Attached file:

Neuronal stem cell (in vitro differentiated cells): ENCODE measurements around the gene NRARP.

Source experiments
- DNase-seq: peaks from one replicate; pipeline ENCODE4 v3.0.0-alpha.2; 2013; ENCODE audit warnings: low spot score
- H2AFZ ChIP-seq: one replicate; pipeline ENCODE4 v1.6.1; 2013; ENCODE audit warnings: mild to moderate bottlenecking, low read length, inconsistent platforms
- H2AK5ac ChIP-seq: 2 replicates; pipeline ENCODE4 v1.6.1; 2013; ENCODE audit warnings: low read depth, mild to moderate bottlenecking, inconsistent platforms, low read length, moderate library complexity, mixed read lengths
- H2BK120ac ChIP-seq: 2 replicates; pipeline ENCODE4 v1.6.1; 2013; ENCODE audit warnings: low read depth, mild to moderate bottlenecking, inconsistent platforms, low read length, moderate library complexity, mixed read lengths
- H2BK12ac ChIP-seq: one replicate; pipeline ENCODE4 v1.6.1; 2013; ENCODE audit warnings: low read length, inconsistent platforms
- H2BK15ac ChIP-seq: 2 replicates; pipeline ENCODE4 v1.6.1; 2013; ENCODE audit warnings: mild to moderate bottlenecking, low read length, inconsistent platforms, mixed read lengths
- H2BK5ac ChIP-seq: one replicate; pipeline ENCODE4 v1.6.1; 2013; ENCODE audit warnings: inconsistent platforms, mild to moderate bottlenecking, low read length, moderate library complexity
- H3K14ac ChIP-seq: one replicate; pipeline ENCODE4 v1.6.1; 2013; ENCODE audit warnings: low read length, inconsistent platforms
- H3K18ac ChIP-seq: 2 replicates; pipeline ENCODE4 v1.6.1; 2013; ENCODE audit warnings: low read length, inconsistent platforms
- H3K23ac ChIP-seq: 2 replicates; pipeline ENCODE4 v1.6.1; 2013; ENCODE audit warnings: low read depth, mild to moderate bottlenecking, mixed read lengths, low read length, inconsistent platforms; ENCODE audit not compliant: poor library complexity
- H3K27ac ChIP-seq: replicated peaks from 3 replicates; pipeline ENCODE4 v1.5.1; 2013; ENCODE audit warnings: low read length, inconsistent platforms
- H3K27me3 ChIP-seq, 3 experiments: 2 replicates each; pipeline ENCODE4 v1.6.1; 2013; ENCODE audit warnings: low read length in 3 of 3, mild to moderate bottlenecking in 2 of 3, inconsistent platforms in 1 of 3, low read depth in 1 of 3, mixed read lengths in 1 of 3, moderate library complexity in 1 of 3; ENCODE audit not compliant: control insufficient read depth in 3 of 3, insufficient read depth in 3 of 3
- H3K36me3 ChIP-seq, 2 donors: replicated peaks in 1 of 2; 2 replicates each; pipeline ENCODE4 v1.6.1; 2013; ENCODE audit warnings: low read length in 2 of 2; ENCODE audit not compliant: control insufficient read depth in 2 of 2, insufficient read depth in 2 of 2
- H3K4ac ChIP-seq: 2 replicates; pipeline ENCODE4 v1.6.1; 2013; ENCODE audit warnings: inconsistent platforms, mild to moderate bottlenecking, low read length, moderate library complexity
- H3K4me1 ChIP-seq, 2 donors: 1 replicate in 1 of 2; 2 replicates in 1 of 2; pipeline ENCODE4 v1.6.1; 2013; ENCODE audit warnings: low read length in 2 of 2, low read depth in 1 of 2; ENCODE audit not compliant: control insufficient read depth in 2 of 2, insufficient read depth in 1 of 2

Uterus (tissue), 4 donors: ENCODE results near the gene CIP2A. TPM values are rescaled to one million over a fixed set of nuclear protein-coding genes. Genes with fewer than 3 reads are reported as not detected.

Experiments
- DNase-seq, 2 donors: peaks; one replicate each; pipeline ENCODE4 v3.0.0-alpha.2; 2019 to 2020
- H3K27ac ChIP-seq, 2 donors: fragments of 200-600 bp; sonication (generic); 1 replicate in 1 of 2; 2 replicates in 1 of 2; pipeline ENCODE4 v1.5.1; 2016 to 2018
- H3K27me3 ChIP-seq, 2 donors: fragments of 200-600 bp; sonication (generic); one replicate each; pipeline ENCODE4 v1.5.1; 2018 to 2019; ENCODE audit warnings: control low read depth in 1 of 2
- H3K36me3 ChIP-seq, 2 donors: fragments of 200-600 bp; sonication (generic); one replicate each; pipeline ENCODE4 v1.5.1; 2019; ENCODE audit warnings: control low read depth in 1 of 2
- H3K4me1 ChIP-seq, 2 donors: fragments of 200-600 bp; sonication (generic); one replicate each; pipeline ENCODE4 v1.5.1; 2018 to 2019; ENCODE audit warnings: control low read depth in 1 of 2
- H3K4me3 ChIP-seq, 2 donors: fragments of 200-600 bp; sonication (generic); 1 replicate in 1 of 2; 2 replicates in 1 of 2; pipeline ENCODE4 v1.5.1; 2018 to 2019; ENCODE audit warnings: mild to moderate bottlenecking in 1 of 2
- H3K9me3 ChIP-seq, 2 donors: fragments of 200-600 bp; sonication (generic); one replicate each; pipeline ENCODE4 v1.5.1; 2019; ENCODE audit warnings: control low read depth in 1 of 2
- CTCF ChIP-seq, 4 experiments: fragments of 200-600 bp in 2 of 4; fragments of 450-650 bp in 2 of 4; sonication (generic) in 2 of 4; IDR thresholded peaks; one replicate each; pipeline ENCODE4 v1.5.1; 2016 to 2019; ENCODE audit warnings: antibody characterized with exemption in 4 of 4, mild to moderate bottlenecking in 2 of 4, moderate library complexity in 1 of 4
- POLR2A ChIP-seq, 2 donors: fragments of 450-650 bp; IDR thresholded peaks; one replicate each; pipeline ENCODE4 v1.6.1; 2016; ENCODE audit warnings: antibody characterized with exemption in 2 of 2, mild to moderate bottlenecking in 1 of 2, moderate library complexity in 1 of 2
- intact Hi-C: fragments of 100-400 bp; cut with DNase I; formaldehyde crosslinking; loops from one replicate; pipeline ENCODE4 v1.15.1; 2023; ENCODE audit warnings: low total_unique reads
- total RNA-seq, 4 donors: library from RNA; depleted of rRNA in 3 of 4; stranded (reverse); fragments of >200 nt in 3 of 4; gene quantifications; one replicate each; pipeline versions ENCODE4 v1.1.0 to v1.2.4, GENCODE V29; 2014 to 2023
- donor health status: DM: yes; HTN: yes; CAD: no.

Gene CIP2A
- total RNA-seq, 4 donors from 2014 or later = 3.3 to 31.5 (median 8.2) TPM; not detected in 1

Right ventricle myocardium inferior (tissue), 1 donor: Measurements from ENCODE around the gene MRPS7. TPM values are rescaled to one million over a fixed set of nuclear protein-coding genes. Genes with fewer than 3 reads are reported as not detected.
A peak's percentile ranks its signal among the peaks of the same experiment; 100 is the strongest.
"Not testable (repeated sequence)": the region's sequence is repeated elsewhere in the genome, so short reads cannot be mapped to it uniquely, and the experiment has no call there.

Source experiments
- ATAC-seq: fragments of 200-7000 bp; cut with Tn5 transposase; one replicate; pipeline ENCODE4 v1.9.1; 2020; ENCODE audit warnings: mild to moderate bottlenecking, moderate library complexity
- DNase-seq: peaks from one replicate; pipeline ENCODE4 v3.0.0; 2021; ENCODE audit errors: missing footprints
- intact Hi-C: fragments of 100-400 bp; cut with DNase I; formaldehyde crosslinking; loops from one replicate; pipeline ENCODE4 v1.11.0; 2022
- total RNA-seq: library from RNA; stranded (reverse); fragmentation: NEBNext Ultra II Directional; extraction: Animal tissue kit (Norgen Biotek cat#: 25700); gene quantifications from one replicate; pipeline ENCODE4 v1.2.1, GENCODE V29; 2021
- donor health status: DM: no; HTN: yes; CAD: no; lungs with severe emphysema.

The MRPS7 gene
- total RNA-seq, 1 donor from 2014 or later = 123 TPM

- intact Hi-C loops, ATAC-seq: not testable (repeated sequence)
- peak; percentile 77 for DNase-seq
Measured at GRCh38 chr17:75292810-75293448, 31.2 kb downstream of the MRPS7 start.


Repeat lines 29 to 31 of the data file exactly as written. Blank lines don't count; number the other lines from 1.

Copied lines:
- intact Hi-C: fragments of 100-400 bp; cut with DNase I; formaldehyde crosslinking; loops from one replicate; pipeline ENCODE4 v1.15.1; 2023; ENCODE audit warnings: low total_unique reads
- total RNA-seq, 4 donors: library from RNA; depleted of rRNA in 3 of 4; stranded (reverse); fragments of >200 nt in 3 of 4; gene quantifications; one replicate each; pipeline versions ENCODE4 v1.1.0 to v1.2.4, GENCODE V29; 2014 to 2023
- donor health status: DM: yes; HTN: yes; CAD: no.